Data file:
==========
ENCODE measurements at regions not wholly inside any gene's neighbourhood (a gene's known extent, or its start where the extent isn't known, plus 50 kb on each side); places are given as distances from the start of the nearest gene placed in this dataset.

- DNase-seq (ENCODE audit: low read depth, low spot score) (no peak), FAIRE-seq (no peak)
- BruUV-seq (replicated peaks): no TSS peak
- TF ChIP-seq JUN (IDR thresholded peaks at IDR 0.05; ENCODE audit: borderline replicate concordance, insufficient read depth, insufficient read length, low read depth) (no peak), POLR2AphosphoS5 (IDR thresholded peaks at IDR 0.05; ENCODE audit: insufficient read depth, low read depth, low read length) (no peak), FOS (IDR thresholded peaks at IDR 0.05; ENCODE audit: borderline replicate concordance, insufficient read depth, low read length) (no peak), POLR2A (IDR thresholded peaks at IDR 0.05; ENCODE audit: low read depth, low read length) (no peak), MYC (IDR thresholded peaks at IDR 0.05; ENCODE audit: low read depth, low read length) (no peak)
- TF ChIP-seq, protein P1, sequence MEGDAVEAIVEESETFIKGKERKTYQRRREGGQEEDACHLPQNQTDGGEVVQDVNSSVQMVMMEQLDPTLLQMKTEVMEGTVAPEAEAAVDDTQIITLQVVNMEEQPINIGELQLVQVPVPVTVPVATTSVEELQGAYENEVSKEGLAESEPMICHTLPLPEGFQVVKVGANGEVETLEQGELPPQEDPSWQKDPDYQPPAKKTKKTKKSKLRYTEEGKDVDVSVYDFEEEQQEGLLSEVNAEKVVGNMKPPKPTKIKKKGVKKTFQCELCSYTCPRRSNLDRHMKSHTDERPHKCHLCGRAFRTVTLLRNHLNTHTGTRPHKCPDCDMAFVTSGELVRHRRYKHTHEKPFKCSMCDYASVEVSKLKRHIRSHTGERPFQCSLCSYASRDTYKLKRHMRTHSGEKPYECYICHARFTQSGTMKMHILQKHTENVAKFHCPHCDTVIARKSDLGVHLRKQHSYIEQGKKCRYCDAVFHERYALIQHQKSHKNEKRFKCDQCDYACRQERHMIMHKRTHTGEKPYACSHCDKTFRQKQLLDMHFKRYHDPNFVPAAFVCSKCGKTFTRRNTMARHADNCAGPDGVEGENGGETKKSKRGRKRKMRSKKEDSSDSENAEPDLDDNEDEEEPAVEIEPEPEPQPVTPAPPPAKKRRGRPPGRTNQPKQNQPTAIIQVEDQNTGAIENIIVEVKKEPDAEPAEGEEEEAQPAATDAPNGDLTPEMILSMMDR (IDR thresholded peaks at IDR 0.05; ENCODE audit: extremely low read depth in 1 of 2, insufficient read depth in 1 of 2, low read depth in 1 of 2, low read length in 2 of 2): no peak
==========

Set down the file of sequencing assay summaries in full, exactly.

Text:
ENCODE measurements at regions not wholly inside any gene's neighbourhood (a gene's known extent, or its start where the extent isn't known, plus 50 kb on each side); places are given as distances from the start of the nearest gene placed in this dataset.

- DNase-seq (ENCODE audit: low read depth, low spot score) (no peak), FAIRE-seq (no peak)
- BruUV-seq (replicated peaks): no TSS peak
- TF ChIP-seq JUN (IDR thresholded peaks at IDR 0.05; ENCODE audit: borderline replicate concordance, insufficient read depth, insufficient read length, low read depth) (no peak), POLR2AphosphoS5 (IDR thresholded peaks at IDR 0.05; ENCODE audit: insufficient read depth, low read depth, low read length) (no peak), FOS (IDR thresholded peaks at IDR 0.05; ENCODE audit: borderline replicate concordance, insufficient read depth, low read length) (no peak), POLR2A (IDR thresholded peaks at IDR 0.05; ENCODE audit: low read depth, low read length) (no peak), MYC (IDR thresholded peaks at IDR 0.05; ENCODE audit: low read depth, low read length) (no peak)
- TF ChIP-seq, protein P1, sequence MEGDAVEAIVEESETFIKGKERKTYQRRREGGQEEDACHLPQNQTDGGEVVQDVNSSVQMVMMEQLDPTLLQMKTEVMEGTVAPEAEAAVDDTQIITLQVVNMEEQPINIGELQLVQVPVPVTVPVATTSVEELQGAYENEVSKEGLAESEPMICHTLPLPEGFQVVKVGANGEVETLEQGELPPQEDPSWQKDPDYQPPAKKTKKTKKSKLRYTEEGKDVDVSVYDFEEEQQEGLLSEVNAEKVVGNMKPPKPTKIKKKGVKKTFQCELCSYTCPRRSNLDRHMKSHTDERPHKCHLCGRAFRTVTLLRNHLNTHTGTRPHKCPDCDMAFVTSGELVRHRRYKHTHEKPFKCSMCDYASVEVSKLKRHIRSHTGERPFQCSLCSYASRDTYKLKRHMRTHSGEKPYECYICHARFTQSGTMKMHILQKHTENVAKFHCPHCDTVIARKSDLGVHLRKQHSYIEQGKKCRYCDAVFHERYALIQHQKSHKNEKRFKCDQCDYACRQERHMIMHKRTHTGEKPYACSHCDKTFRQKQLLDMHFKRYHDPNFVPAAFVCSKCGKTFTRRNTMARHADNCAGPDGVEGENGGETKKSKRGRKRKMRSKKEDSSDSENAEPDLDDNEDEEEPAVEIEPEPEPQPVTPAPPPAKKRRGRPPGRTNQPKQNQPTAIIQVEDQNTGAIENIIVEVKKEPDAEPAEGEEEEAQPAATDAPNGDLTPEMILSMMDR (IDR thresholded peaks at IDR 0.05; ENCODE audit: extremely low read depth in 1 of 2, insufficient read depth in 1 of 2, low read depth in 1 of 2, low read length in 2 of 2): no peak